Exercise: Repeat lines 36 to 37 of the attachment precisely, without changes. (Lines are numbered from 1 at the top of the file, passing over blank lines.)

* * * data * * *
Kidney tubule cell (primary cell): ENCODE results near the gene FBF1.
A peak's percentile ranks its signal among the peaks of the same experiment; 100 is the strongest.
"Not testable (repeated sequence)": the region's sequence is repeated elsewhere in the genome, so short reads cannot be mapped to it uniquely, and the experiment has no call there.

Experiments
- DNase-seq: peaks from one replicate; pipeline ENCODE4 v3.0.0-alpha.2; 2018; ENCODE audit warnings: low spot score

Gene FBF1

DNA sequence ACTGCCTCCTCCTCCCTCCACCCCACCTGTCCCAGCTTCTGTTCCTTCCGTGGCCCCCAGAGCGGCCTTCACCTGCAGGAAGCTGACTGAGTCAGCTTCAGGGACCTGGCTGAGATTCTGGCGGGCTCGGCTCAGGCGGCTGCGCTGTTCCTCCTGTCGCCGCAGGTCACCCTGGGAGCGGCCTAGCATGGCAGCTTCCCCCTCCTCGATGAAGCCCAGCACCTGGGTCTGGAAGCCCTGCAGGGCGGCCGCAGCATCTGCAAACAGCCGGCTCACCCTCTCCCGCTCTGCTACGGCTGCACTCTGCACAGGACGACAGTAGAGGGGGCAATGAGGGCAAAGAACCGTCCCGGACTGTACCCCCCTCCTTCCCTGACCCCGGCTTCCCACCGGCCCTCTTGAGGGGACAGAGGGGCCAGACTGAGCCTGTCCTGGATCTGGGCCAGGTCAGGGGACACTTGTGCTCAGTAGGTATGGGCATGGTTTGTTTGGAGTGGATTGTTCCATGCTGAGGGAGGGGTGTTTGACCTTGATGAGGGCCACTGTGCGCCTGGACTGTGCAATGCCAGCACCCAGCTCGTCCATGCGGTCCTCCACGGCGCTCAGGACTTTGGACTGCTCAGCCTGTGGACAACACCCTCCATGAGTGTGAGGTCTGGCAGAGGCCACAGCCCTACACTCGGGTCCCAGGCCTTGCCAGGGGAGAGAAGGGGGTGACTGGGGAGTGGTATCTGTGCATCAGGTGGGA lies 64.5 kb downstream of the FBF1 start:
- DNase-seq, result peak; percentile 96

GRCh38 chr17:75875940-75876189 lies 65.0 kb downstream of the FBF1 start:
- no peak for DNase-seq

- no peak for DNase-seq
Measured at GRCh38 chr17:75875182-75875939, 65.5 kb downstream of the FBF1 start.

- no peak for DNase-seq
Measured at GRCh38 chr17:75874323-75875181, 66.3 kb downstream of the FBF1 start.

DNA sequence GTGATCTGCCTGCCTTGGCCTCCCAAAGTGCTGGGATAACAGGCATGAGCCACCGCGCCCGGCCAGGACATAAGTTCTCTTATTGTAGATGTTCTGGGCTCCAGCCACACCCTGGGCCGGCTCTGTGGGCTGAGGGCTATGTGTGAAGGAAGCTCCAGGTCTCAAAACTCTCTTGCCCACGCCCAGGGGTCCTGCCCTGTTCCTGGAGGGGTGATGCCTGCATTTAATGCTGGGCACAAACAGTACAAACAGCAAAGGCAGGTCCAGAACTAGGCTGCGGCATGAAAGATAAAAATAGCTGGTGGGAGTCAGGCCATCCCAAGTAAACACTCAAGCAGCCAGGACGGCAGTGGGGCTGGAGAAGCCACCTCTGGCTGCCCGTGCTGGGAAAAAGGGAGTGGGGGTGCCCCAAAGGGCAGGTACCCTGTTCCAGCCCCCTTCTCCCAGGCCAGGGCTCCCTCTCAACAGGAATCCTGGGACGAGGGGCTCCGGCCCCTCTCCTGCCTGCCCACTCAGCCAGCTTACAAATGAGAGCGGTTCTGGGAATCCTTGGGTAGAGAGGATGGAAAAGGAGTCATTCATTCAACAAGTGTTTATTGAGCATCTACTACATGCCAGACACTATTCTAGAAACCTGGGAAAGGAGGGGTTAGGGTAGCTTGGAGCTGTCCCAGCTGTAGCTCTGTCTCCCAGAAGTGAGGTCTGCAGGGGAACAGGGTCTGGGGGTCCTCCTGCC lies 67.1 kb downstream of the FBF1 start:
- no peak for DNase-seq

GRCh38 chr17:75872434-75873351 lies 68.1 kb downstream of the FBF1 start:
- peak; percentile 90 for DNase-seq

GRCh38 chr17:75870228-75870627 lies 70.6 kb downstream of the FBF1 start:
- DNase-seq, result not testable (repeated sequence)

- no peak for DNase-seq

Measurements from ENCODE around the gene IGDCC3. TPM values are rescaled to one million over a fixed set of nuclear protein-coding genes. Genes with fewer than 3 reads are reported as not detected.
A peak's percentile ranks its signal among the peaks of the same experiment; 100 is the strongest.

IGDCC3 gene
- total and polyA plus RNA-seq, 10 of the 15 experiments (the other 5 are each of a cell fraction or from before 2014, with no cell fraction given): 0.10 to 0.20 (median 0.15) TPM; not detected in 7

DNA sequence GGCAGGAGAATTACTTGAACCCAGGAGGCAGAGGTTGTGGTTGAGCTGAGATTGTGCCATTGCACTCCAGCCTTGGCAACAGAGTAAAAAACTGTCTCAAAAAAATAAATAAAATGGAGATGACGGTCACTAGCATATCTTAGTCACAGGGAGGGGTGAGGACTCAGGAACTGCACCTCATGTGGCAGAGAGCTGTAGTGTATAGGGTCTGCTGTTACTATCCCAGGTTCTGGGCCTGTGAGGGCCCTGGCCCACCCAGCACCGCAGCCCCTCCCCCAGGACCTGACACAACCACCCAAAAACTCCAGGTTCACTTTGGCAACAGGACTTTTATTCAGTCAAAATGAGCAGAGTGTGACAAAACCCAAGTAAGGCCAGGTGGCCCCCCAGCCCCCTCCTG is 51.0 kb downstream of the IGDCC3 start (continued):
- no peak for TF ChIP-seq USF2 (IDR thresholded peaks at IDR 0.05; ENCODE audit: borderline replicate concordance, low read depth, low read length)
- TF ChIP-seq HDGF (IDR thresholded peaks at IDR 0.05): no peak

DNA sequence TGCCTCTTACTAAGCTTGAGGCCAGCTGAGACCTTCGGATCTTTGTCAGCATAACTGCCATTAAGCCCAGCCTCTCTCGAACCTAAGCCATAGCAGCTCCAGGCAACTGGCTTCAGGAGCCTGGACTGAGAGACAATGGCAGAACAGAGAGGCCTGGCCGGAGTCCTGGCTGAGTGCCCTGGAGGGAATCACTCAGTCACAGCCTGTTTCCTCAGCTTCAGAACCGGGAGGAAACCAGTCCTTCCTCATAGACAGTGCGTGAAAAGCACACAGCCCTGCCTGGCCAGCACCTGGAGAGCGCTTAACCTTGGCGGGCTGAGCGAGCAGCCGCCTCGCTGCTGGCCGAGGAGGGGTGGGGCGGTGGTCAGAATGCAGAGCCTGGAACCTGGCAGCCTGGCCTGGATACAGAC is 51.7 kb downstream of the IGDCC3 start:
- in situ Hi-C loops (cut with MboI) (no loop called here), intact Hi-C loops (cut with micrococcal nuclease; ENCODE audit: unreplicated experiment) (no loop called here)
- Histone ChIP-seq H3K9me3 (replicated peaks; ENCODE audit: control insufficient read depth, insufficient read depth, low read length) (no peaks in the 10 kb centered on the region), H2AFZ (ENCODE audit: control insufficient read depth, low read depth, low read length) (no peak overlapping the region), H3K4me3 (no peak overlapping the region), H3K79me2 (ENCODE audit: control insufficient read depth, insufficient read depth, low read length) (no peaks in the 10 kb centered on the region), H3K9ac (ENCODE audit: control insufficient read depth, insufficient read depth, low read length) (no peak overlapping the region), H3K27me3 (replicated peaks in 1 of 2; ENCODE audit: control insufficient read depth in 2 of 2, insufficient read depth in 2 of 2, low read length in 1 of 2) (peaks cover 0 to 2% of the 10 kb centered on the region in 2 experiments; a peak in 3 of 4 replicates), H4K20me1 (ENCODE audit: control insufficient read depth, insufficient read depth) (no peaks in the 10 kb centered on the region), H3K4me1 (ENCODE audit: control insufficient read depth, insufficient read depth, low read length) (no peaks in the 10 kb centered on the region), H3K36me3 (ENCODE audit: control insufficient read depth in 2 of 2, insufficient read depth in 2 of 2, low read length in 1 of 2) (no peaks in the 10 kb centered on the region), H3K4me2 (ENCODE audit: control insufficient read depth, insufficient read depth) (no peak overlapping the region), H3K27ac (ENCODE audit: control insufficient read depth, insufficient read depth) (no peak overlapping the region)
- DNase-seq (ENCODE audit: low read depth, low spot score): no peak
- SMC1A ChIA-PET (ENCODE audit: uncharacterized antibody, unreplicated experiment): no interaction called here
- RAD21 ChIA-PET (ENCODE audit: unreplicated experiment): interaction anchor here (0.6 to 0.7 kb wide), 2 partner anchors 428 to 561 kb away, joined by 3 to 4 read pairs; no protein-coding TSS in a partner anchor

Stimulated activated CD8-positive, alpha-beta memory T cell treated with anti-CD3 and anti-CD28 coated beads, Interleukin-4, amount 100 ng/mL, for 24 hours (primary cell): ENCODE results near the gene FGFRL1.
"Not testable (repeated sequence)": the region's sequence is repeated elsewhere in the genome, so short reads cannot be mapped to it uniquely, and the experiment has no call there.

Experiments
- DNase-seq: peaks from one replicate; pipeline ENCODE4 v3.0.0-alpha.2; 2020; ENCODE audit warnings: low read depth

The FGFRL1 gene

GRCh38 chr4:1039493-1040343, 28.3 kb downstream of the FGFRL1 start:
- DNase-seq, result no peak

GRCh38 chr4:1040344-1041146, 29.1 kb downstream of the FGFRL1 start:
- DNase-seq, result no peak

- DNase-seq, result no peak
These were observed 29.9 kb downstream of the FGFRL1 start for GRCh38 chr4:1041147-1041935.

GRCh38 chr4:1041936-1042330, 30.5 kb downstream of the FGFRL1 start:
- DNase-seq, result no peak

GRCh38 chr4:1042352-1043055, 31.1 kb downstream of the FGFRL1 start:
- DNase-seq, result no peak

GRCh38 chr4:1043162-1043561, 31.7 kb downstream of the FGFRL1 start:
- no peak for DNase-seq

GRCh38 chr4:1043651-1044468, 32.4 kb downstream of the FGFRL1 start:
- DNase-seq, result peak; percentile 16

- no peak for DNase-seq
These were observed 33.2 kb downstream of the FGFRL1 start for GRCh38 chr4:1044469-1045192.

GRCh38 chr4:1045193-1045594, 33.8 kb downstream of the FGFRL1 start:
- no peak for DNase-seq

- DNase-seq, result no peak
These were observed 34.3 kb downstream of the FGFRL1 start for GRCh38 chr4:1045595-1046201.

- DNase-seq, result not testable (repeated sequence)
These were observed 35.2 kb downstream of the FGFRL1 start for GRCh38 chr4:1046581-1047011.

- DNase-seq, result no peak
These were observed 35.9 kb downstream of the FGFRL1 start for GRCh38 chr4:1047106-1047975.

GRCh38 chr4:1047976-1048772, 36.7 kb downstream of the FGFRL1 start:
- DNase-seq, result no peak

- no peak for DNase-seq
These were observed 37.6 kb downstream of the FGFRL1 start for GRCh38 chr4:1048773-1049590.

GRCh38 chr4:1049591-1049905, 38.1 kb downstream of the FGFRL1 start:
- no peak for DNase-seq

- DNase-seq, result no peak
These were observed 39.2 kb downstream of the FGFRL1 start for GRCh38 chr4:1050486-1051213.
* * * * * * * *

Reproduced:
"Not testable (repeated sequence)": the region's sequence is repeated elsewhere in the genome, so short reads cannot be mapped to it uniquely, and the experiment has no call there.

Experiments